Departing Australian Grand Prix CEO Andrew Westacott leaves F1 event in great shape

Australian Grand Prix

‘Formula 1 is in a sweet spot…there are about 32 different cities that want to host races’

The chief executive of the Australian Grand Prix Andrew Westacott is stepping away from the event after leading it since 2011. He leaves the four-day event in rude health.

Speaking to Mediaweek on the eve of his last race as the racing car king, Westacott said: “We renegotiated a new contract with the Victorian Government last year that now keeps the race in Melbourne until 2037, the longest tenure of any Formula 1 event in the world. That is a contractual commitment that exists between the Victorian Government, the Grand Prix Corporation and Formula 1.

Westcott explained the outlay for the race in 2022 was $78m which returned $171m economically before measuring impact on everything from tourism to business investment in the city and the state. “The investment is an absolute no-brainer.

Australian Grand Prix

Andrew Westacott

“The Australian Grand Prix has grown every year since about 2009 and there will be great years ahead. “Formula 1 is in a sweet spot. There are about 32 different cities that want to host races and there is only room on the calendar for about 23, maybe 24 or 25 at maximum.”

With so much demand, Westacott noted the pressure is always on for the Melbourne event to perform. “We have to invest in innovation.”

“I get to go to a couple of Grand Prix events each year. We have a great partnership with Network 10 and have worked with them on MotoGP and Formula 1 for many years. I would love to go to about 40 events a year, but I wouldn’t get much work done.

“When I do get to another event it is about benchmarking, comparisons, relationships and future planning.”

Westacott hosts visits from other F1 events in Melbourne. “This year we have a massive contingent from the Formula 1 organisation including their client management team that looks after all other promoters. We also have people this year from Hungary, Abu Dhabi, and Azerbaijan. They come to look and learn from us in the same way we learn from them.”

As to how Australia ranks against other Grand Prix in terms of size of audience and fan engagement, Westcott said: “We top the pops in terms of fan engagement. Miami might have a bigger corporate program, Silverstone might have more grandstands, and someone else might have more general admission. If you combine what we have with the on-track program, the music concerts and our proximity to the city we have the full package.

“The other important thing is getting the basics right like tech platforms, bandwidth, systems and processes. You must have attention to detail. Our team is focused on making sure that everyone that comes along has a great experience.

Australian Grand Prix

Westacott surrounded by Paramount’s Rod Prosser, Diane Ho, Angela Bishop and Jarrod Villani

Part of improving the experience this year was increasing the number of super screens around the track from 64 to 75. “We also have a kilometre of food outlets, 45% up. We also increased shade areas for families from 450sq m to 4,000sq m.”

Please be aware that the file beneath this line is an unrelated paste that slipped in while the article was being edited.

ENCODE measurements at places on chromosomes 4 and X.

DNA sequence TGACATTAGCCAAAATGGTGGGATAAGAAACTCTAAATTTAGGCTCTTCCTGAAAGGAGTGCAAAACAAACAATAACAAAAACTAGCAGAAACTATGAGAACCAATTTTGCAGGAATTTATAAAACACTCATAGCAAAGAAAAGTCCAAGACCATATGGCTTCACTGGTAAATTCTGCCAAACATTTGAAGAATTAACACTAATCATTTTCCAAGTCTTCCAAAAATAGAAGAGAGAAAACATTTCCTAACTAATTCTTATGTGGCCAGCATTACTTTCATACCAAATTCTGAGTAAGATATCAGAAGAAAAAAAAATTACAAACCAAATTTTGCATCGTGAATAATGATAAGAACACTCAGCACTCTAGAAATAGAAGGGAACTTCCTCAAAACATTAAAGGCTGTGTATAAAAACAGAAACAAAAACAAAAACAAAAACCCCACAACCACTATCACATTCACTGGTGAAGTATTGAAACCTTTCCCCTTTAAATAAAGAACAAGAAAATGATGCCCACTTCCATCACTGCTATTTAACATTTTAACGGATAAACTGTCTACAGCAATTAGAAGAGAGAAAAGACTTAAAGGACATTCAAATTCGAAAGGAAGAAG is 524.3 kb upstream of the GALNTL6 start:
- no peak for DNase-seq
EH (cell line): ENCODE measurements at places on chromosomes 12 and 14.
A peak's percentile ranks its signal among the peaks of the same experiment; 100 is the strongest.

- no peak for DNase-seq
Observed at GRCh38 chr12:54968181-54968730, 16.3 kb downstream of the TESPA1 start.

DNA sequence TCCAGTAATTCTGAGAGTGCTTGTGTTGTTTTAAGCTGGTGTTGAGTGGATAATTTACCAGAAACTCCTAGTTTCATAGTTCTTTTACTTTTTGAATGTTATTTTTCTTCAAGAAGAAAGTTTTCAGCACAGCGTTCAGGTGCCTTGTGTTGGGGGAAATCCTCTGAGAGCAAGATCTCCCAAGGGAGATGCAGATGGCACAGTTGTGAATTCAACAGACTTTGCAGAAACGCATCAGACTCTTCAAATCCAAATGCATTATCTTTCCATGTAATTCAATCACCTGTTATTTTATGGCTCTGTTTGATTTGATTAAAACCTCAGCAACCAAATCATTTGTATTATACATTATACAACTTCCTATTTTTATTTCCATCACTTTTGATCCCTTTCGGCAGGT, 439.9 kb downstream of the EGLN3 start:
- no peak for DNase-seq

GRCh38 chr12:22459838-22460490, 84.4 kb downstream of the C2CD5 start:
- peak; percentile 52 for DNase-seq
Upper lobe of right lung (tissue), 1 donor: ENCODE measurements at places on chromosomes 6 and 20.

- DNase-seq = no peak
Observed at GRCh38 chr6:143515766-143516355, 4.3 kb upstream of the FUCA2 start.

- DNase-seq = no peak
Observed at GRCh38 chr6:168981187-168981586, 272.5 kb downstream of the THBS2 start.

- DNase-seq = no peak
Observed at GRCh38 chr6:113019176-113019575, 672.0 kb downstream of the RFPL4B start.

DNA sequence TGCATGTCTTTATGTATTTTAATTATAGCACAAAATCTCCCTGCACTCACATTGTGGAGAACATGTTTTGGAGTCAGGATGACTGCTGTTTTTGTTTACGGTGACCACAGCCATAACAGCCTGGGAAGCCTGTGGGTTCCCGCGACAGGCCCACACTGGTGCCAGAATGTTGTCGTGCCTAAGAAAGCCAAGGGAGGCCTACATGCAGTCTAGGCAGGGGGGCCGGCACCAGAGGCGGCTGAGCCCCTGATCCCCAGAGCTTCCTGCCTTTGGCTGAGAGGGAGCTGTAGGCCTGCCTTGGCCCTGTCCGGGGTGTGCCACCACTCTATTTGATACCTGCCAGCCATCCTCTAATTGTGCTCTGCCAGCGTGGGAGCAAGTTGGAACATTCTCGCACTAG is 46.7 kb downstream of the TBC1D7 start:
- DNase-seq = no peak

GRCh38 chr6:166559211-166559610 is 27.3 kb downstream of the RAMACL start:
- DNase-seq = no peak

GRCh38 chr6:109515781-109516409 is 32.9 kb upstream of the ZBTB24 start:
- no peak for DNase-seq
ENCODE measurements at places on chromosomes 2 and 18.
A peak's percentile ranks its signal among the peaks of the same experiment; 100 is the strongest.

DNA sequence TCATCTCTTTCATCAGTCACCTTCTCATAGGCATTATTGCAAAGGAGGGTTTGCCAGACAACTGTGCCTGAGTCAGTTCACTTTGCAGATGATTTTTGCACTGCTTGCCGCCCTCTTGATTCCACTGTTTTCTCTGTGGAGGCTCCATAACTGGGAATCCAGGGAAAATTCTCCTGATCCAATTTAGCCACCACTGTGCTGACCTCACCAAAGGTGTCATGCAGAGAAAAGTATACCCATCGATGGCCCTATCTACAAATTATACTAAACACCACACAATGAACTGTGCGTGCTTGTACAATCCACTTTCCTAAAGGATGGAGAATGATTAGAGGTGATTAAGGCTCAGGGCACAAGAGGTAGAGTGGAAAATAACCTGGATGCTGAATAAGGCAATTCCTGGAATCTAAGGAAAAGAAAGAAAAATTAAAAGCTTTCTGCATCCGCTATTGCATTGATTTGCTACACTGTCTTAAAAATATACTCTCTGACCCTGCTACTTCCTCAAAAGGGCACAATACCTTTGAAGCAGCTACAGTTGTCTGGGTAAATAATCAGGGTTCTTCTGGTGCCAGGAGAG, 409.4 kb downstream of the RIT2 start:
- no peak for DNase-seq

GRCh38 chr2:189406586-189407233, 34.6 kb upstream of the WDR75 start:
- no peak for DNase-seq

The Australian Grand Prix in Melbourne attracts big crowds which fuel big dollars: “The general admission brings in the mass audience, with grandstand seats increased this year from up from 39,000 to 46,000.

“The audience through to gate has climbed from 419,000 to over 440,000 year-on-year. The revenue from sponsors was $56m [last year]. We will exceed $70m this year. Just three years ago that figure was around $38m.”

Westacott acknowledged that it is important not to have too much clutter around the track when it comes to brand messaging. “People like Rolex and Heineken have done it perfectly. We have activations and partnerships tailored for corporate guests and others for people in the music zones where bands play every night.”

While there is much to engage fans off the track, Westacott has been running an event with more happening on the track than anywhere else.

“We are the only four-day F1 event,” he explained. “We are renowned as having the biggest track program with Formula 1, Formula 2, Formula 3, Porsche Carrera Cup and a historic parade. That just doesn’t happen anywhere else in the world. You go to a European round and you’ll get F1 and F2, and maybe F3 if you are lucky. You might also see Porsche Carrera Cup but there will be the sound of crickets between sessions.”

Building the track slightly longer than a pitstop in Australian Grand Prix

The Australian Grand Prix makes sure it keeps disruption to a minimum in the public parkland where the race is held.

“We only close the park exclusively on the Monday night of event week and then we open it up mid-week following the race,” said Westacott. “We only have it exclusively for 10 days. Outside of that, we do get some access to build grandstands from January and we work on parts of the track from February. All of that is done while people are still able to play sport, go for a jog, walk their dogs and it remains a peoples’ park.”

First points in his first year for Australian F1 driver Oscar Piastri

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